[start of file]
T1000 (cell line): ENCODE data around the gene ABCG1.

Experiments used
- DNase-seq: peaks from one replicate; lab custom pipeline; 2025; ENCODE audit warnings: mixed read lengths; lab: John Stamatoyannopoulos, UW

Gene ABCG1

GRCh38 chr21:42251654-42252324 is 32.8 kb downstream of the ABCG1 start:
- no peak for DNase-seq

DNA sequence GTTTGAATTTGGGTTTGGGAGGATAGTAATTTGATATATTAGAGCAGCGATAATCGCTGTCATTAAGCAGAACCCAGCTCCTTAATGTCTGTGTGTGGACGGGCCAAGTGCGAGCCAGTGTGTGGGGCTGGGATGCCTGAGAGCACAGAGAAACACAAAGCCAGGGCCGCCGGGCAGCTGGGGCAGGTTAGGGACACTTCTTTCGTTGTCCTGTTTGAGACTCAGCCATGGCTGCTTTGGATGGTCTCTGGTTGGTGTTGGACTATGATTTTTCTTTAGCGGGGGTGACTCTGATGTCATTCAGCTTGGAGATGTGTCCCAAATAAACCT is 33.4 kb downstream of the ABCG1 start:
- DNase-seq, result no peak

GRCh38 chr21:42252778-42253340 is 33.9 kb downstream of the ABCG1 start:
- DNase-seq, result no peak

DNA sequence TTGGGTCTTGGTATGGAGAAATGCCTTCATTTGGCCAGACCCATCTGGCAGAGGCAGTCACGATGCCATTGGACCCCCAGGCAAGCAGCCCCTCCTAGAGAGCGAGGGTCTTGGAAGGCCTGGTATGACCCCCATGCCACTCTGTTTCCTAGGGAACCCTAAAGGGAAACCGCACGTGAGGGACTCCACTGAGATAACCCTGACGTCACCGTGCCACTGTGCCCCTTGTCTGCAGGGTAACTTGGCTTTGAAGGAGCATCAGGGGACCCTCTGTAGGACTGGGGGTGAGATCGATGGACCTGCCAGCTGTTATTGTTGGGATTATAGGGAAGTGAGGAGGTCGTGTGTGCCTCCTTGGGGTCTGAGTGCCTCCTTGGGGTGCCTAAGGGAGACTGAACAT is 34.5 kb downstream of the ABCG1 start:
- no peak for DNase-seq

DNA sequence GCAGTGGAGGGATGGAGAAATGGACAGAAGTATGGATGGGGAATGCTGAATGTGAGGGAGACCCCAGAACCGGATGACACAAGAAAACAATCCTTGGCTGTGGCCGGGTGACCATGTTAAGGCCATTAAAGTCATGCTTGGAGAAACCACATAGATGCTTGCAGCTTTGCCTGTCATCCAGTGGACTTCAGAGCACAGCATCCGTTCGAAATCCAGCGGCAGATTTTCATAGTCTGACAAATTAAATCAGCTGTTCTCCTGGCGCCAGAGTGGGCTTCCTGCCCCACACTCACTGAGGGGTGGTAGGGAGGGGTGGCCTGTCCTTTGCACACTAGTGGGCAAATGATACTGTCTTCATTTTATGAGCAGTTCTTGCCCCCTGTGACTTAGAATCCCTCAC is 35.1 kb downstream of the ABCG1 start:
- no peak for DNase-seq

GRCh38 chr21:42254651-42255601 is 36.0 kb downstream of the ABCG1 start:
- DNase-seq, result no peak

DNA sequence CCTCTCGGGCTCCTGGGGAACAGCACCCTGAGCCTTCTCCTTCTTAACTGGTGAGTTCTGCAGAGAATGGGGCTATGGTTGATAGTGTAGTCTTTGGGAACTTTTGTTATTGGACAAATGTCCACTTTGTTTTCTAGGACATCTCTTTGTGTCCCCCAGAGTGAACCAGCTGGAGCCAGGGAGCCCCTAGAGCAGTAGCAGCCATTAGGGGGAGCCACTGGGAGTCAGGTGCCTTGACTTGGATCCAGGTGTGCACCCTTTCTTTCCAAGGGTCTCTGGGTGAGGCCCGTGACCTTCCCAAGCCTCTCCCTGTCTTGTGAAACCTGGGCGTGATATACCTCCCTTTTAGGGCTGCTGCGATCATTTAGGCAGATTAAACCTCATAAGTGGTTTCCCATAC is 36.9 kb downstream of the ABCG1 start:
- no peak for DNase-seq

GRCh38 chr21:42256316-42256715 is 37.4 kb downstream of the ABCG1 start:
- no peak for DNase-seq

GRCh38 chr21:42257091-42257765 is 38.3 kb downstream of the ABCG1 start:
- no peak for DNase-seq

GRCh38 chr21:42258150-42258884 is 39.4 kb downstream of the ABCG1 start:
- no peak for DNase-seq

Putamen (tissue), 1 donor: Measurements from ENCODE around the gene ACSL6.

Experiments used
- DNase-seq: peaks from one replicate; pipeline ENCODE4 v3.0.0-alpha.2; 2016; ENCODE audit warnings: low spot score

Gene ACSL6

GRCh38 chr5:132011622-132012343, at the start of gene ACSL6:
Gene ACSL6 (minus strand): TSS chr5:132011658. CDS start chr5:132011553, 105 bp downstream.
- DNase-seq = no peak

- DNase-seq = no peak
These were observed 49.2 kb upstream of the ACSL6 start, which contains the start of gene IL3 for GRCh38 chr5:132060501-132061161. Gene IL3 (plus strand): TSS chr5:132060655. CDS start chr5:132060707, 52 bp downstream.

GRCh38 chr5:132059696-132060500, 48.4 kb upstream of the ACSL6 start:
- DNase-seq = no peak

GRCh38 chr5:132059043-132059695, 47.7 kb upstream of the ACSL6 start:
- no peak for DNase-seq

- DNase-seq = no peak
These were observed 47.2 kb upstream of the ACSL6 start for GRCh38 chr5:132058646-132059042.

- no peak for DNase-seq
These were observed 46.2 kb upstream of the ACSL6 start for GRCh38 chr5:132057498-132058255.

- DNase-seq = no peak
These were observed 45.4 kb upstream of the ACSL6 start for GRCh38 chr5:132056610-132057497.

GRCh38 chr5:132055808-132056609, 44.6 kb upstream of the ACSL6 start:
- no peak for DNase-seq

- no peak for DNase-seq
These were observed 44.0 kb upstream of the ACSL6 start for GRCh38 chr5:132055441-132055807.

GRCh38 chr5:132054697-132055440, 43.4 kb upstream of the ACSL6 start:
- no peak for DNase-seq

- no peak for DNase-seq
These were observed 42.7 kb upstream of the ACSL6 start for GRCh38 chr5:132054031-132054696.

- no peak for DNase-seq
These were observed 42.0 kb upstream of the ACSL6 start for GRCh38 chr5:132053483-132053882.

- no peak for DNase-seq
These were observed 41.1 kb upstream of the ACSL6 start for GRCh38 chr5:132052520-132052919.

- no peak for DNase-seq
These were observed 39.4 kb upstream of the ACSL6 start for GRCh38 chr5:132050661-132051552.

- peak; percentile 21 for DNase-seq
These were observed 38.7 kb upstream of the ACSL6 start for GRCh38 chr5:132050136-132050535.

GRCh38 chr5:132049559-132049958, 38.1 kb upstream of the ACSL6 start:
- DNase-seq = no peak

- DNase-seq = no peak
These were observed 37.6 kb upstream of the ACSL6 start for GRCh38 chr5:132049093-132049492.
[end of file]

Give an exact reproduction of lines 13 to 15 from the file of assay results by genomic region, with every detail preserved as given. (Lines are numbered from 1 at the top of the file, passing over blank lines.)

DNA sequence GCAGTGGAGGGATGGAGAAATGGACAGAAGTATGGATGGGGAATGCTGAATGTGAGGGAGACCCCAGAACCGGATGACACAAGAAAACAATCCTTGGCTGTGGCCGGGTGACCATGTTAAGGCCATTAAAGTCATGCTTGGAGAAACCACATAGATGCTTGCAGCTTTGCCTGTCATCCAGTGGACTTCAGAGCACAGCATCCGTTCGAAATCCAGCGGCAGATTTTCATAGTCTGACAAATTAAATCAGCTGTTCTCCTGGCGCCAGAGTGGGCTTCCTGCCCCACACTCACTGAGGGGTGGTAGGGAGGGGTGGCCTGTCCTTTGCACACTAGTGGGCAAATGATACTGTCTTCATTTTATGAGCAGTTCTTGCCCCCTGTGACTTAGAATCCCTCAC is 35.1 kb downstream of the ABCG1 start:
- no peak for DNase-seq

GRCh38 chr21:42254651-42255601 is 36.0 kb downstream of the ABCG1 start: